The Hamas authorities declared Thursday a national holiday, keeping closed whatever government offices survived Israeli attacks that flattened the Interior Ministry, police stations and official buildings, along with many apartment blocks.

      A Palestinian flag flew defiantly over Gaza City's police headquarters, bombed into a mess of broken masonry.

      It is probable that the Obama administration will buy into the nonsense that Morsi is some kind of "partner for peace" when he actually tilted far in favor of his Muslim Brotherhood allies in Hamas. Morsi himself will see a rise in stature as a result of America essentially browbeating Israel into accepting the cease fire. That, too, can't be a good thing.

      This cease fire will hold only as long as Hamas decides it will. The next round probably won't take 3 years to materialize as this one did - not with Egypt and several Arab states now committed to a Hamas "victory."


      ((( Morsi himself will see a rise in stature as a result of America essentially browbeating Israel into accepting the cease fire.)))


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    3. polnick

      Arabs are celebrating in Gaza, they know that each will receive a part of the 200 million left by Hillary. After the party is over and the money spent missiles will again be lobbed at Israel.



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  2. Essentially, an Egyptian protectorate has been declared over Gaza.

    Netanyahu’s coin has been debased and IMO, a positive development, in that war with Iran is far less likely.

    Egypt, under The Muslim Brotherhood’s Morsi, can now claim stature with enhanced diplomatic credentials.

    President Obama appears vindicated that in this case diplomacy worked and that diplomacy can work to persuade the Iranians to give up their nuclear ambitions.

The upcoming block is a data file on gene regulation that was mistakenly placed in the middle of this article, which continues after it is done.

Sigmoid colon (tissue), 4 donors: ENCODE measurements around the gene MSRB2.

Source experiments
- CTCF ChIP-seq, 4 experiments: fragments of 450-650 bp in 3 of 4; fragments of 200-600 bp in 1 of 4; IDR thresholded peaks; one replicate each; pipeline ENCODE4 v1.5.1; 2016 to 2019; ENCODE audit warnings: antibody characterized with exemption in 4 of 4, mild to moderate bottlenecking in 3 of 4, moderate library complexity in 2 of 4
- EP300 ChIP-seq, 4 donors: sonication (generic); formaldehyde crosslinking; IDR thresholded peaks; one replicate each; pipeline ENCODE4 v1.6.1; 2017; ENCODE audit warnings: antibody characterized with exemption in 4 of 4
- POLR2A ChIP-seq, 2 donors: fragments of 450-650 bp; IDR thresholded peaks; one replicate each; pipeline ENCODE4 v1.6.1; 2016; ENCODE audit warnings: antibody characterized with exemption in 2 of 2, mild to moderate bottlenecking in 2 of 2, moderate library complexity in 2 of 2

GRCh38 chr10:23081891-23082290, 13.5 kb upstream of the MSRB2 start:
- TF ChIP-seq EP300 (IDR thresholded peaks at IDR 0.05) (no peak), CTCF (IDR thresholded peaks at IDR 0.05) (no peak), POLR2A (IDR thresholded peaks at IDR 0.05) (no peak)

With Hamas missiles having hit Tel Aviv and Jerusalem, Israel is far less likely to want a hot war with Iran.

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  3. President Obama appears vindicated that in this case diplomacy worked and that diplomacy can work to persuade the Iranians to give up their nuclear ambitions.

    aarrgh

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  4. Netanyahu may have learned the lessons learned by the US in Iraq and Afghanistan, that great military power cannot guarantee diplomatic victory.

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    1. leetabin

      If there had not been a LBJ who lost a war that could easily have been won, the United States would not have been afraid of winning wars, and a naif like Obama never would have been president. Jihadist Islam would have been brought to heel long ago if it were not for this moral weakness we have and also the refusal to use the kind of force that would end this savage enemy's ability to wage war. It would probably take about eight weeks.


      Not that I totally agree with this but see his logic. We seem to always fight with one hand behind the back, and then pull out.

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  5. Occam's razor Razor might say Obama is pro muslim - The future must not belong to those who slander islam - If the political winds change I will side with the muslims - My muslim faith, oops - The sweetest sound on earth is the call to morning prayer,ect - and would like to see Israel destroyed. Maybe the USA, too.

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    1. monostor

      It goes much deeper than all that. The "peace treaty" with Hamas, as idiotic as it sounds was already in place before Hillary arrived. What she, as a rep of the obama regime did in fact, was to declare null and void the original cold peace with egypt. She sold Gaza to the MB bringing egypt back onto israeli soil. Netanyahu allowd egypt to enter sinai at the outbreak of the phony arab spring. Hillary put on top of that faux pas a shovel full of deceit. The process by which the ummah was to annihilate israel has been accelerated with the help of washington.



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  6. Israeli Defense Minister Ehud Barak clarified that the cease-fire was not an agreement with Hamas, but rather a document of "understandings" -- between Israel and Egypt, on the one hand, and Egypt and Hamas, on the other. During an interview with Israel Radio, Barak insisted, "There is no agreement. I am holding the paper in my hands." Moreover, Barak and the IDF believe that despite Hamas' public triumphant crowing, the Gaza regime was privately aware of the significant level of damage its jihadist infrastructure had sustained during Operation Pillar of Defense.